Hinduism: Day 5
Namaste everyone, and welcome to Day 5 of Project Conversion: Hinduism. As promised, this post will give you an idea of my daily routine as I continue to immerse myself in the deep and majestic faith that is Sanatana Dharma.
Wake up. Many Hindus begin their day at pre-dawn with a bath or shower (usually said with a prayer to the holy rivers of India) and welcome/praise the sun (embodied as the deity Savitur). This is done with the Gayatri (Guy-ah-tree) Mantra (the mantra itself is personified as the goddess Gayatri Devi, the wife of Brahma) and is usually accompanied by a brief Hatha Yoga (asana or pose-based) form. The Gayathi Mantra is one of the oldest and most sacred in all of Hinduism and is thought to be highly beneficial for all aspects of one’s day. Typically, it’s recited at the three “junctions” of the sun’s path across the sky: dawn, noon, and dusk. Here is the Gayatri Mantra with an English translation:
AUM BHOOR BHUWAH SWAHA,
TAT SAVITUR VARENYAM
BHARGO DEVASAYA DHEEMAHI
DHIYO YO NAHA PRACHODAYAT
“Oh God! Thou art the Giver of Life,
Remover of pain and sorrow,
The Bestower of happiness,
Oh! Creator of the Universe,
May we receive thy supreme sin-destroying light,
May Thou guide our intellect in the right direction.”
Breakfast. Nothing is consumed or done without first acknowledging Brahman (or your deva ishta–personal deity), so no food or water before the morning rituals. Now with that out of the way, I can eat up. Many, if not most, Hindus are vegetarian. That means no meat or meat products (including eggs). This is mainly due to two factors: the concept of ahimsa (the philosophy of non-harming) and that food is placed in one of three gunas (dispositions) of Nature: Sattva, Rajas, and Tamas. Sattva food includes vegetables, nuts, fruits, and rice and is thought to produce positive, non-aggressive energy. Rajas includes red meat and produces apathy. Lastly, Tamas includes hot, spicy foods that, along with Rajas, is thought to produce negative/aggressive energy, anxiety, and restlessness. The reasoning behind this is attributed to the stresses placed on an animal as it is slaughtered being transferred to our bodies in the form of negative energy as we consume its flesh.
This means I have to be a vegetarian…all month. I’ve never done that before because I love meat. How will I survive?!
Actually, it’s not that bad. I’ve done this for 5 days now and I can honestly say that I feel lighter, rejuvenated, and less anxious than usual. My life is pretty hectic with all the projects I have going, not including being a student, a father, and a husband, but here lately the stresses of life have simply rolled from my mind like water off a duck’s back. This is partially due to constant chanting of simple mantras such as Om Namah Shivaya. Something else that helps, in case you just have to have that meat taste, is buying soy “meat” products like this:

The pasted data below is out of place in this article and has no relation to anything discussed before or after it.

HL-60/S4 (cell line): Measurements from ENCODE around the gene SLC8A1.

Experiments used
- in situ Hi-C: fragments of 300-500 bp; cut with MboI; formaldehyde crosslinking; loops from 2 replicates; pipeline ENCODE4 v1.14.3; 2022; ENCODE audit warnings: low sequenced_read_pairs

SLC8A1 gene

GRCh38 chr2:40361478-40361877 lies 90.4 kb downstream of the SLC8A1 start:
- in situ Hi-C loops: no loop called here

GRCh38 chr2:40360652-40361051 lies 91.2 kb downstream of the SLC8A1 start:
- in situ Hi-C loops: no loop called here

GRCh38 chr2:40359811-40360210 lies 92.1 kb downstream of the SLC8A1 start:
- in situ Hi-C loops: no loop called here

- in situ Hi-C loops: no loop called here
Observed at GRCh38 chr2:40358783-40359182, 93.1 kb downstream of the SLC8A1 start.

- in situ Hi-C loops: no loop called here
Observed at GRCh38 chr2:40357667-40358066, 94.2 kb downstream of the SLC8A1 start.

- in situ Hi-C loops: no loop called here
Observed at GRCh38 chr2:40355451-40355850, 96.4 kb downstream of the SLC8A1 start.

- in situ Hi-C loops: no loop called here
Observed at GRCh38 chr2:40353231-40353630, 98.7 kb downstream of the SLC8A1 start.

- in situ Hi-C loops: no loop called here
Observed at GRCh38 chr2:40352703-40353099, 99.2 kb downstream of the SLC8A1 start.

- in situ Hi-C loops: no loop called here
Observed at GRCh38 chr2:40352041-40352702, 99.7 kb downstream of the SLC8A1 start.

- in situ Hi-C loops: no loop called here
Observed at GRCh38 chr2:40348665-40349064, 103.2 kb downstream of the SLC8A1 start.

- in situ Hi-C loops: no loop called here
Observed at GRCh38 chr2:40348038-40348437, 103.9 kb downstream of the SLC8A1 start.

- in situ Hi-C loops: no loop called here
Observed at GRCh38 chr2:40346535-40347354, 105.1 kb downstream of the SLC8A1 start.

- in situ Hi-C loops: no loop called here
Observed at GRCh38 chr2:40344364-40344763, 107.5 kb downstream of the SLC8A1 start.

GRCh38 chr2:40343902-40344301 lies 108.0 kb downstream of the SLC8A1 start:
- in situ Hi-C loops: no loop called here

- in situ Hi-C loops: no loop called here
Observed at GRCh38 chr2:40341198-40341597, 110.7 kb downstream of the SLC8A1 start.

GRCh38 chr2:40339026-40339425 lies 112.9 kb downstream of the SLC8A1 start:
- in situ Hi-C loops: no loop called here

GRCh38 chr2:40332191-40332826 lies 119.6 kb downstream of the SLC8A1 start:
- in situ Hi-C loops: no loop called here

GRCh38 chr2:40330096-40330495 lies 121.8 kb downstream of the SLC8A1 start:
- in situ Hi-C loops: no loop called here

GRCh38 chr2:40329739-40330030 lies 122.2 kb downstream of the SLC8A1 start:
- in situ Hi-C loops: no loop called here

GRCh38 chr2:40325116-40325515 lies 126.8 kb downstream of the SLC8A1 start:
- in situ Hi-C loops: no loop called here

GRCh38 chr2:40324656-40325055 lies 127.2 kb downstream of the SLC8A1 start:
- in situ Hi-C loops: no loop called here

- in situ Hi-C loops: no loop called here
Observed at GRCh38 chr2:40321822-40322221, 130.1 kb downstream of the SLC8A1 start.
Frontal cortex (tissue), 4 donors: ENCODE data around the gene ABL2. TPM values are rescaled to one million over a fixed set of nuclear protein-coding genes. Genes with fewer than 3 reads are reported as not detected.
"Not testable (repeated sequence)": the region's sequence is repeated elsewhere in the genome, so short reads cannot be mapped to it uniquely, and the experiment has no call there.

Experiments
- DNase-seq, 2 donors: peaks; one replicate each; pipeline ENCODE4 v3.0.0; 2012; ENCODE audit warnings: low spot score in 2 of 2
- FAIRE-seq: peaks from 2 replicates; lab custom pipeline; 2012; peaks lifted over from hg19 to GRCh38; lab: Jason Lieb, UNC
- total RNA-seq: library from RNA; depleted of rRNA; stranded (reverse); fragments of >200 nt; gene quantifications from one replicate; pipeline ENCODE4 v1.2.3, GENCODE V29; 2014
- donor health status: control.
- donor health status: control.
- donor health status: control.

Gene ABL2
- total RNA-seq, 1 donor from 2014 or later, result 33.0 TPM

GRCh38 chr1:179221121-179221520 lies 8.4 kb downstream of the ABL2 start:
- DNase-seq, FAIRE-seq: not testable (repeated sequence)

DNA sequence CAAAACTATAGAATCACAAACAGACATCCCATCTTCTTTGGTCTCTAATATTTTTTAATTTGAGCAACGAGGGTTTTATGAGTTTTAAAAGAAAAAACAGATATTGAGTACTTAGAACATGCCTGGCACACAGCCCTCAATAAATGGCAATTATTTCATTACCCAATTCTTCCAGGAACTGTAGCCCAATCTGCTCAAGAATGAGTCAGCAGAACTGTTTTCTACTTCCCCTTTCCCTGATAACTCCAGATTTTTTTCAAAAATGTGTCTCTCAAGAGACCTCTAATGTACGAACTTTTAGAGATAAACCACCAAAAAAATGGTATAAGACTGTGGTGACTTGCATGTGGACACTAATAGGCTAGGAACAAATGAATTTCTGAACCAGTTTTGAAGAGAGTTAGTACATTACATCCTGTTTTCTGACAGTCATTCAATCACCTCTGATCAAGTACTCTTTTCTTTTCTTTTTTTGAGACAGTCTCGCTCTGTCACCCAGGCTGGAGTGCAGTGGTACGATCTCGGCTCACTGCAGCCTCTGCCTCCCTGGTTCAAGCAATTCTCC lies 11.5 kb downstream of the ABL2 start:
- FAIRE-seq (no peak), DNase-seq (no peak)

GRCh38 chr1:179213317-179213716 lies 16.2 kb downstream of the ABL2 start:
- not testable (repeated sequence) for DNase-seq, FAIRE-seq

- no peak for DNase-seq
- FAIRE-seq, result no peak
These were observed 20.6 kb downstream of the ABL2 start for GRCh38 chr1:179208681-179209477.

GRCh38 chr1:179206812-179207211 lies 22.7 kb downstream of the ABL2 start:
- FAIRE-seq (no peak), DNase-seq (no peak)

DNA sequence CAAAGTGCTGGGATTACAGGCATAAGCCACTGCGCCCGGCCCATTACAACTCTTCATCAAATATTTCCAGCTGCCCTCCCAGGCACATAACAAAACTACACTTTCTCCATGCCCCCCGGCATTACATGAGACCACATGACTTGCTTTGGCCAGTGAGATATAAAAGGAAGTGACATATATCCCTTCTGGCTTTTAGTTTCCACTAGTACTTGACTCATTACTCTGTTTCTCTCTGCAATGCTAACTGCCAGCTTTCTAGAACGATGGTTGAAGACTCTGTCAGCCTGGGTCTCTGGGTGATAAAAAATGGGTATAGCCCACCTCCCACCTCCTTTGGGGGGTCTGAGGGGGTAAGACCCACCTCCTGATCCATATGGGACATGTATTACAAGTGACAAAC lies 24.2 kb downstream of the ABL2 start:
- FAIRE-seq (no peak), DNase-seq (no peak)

There’s a soy “meat” alternative for just about every piece of dead animal you can think of. I had a soy chicken pattie sandwich last night and I kid you not, I couldn’t tell the difference.
Rest of the morning and afternoon:
Huh? What? Don’t sweat it. Sounds complicated and strange…and that’s because it is, however once you throw yourself into the process without reservations, things begin to clear up fast. When I first recieved my “Shiva Puja for Beginners” book I thought my brain would melt out of my ears. It was that complicated–and for beginners! I contacted the author and asked for his advice. His instructions: “Don’t worry. Keep it simple. Do what is comfortable and move on from there.” So I did.
Apart from the noontime recitation of the Gayatri Mantra with some yoga, most Hindus (except the ascetics who hang out in the woods to chant) function like many non-Hindus. If there are any differences, they are culturally based. In Hinduism, knowledge is sacred and seeking it is seen as a form of yoga (union with the divine) called Dnyana. Because Brahman, the Supreme Reality of everything, is in fact all, seeking this Reality through Dnyana Yoga in conjunction with Bhakti Yoga (devotion to a deity) is noble and holy. So, most of my day is spent in the study of Sanatana Dharma by reading holy texts like the Upanishads and Bhagavad Gita, practicing the mantras in Sanskrit, exercizing Ashtanga Yoga (a pose/philosophy- form of yoga based on the “eight limb” philosophy. More on that later), and listening to Hindu mantras set to modern music. Like this one of the Tandava Stotram, a hymn dedicated to Lord Shiva (in the form of Nataraja–the lord of the dance) as he performs the dance of creation and destruction:
Dusk to bedtime:
After performing the dusk Gayatri Matra with Sun Salutation asanas, my family eats dinner. I say my prayers dedicating the food to Brahman while my family say their Christian prayers. Once the kids are tucked into bed, I read more of the holy texts, practice my mantras, and try to clear my mind of the day by focusing on my murti (image, idol) of Shiva. Then, off to bed.
So there you have it: a day with me living as a Hindu. Even just five days in, my wife has noticed a positive difference in me. She might not let me switch-up faiths by the end of the month!
As the month progresses, I will also attend organized communal puja at a local temple and hopefully have some photos and interviews for you to enjoy. But for now, this is me living Hindu, and so far I’m lovin’ it.